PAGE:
Tuesday, October 4, 2016
Vietnam - Alarming rate of hepatitis in Vietnam
Vietnam is among countries with alarming hepatitis B and hepatitis C infection rates in the world.
The Southeast Asian country is ranked the second country with high rate of hepatitis B and the third with high rate of hepatitis C in the world. Worse, the two kinds of hepatitis are easily transmitted and threaten human health condition largely.
Rooms in the National Tropical Disease hospital in Hanoi are overloaded with patients suffering from hepatitis; some of them were hospitalized late when the disease became complicated and is threatening their lives.
Hepatitis B is the leading cause of liver cancer, with 25 percent of patients developing cirrhosis and then liver cancer if they are untreated.
Most people do not suffer any symptoms during the acute infection phase, but some people have acute illness with symptoms that last several weeks, including yellowing of the skin and eyes, dark urine, extreme fatigue, nausea, vomiting and abdominal pain.
Worse, the rate of people with hepatitis B and C in Vietnam is high. Study results conducted by the Ministry shows that the rate of Vietnamese having hepatitis B accounts for 6 percent of the whole population and the rate of hepatitis C from 0.2 percent to 4 percent.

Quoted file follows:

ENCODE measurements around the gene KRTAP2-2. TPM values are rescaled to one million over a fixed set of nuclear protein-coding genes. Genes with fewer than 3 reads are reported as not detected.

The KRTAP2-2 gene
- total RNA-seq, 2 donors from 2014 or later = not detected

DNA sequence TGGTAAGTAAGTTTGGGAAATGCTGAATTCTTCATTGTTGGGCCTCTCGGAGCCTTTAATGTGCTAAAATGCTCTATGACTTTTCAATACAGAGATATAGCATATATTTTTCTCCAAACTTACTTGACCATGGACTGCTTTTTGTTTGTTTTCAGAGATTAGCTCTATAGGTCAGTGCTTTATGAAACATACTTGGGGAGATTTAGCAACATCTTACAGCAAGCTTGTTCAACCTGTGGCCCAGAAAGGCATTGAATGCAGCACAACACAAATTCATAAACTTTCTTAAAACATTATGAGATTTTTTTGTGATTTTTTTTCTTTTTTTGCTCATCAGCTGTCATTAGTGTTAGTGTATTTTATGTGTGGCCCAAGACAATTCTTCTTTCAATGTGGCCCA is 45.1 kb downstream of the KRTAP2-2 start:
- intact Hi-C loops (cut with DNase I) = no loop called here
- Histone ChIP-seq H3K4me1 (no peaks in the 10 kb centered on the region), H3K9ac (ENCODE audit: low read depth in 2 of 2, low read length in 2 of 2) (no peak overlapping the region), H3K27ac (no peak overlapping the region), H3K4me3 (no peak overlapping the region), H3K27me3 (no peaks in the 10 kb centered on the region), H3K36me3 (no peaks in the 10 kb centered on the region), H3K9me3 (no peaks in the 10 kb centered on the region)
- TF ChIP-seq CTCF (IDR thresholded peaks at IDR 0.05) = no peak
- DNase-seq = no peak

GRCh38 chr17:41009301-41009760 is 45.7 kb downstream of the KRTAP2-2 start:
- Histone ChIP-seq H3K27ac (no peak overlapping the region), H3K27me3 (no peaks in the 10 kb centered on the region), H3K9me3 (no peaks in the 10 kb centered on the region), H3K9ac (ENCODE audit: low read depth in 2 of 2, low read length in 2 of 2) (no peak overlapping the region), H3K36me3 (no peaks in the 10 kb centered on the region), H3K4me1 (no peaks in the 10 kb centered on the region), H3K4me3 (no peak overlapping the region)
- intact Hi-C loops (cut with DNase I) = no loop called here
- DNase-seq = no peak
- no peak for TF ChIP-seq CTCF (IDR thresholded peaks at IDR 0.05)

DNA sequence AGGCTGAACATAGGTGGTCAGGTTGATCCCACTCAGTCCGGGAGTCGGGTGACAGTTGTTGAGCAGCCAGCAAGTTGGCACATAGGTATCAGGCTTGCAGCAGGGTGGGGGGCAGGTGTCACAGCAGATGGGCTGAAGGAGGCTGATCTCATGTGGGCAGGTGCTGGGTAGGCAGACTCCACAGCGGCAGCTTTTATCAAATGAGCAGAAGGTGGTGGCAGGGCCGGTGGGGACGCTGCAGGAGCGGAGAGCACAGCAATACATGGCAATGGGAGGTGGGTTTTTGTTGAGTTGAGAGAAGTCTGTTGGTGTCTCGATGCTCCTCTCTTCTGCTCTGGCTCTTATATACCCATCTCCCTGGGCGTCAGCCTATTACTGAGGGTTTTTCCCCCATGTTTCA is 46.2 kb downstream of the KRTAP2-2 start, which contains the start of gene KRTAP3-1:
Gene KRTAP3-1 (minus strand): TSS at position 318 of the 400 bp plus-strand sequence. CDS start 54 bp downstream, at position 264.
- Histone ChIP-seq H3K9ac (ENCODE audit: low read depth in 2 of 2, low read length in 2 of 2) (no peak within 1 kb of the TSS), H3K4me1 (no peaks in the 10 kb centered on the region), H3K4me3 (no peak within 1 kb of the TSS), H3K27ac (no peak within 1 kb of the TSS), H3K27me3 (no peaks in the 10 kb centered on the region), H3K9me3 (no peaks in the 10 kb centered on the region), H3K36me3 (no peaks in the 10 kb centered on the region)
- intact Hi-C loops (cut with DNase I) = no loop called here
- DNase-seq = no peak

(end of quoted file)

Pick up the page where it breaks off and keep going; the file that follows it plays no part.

Deputy Head of the Department of Preventive Medicine Do Huu Tuan said that currently the country has approximately 8.7 million people having hepatitis B and around one million suffering hepatitis C.
More than 23,000 people died of hepatitis B and nearly 7,000 people died of hepatitis C meanwhile the two hepatitis are easily transmitted among people in the community. Director of the National Tropical Disease Hospital Dr. Nguyen Van Kinh warned both hepatitis are mainly transmitted through blood, from mother to children during birth, or via unprotected sexual intercourse, according to the department. Compared to hepatitis B, hepatitis C transmitted silently and has no sign yet it leaves more severe consequences.
Still there has been no vaccine for hepatitis C and medication for the disease is costly. Medical experts said that treatment for hepatitis C in a few months cost VND200 million (US$ 177,940,000) – a big sum for poor people - because patients must take these drugs which each costs up to VND4-5 million. Many poor people can not afford the treatment so they discontinued; accordingly, hepatitis leads to cirrhosis and liver cancer.
Upon the reality of high rate of hepatitis in the country, Dr. Nguyen Van Kinh warned to preventive hepatitis people should be immunized especially newly-born babies should be injected vaccine against hepatitis within 24 hours after birth and further vaccine as per schedule. Those who are infected should go to medical facilities periodically as per doctors’ advice.
The Ministry of Health will have treatment guideline for treatment of hepatitis, update new medicine and propose medical insurance company to cover the treatment to reduce a part of patients’ burden.
Minh Khang – translated by Uyen Phuong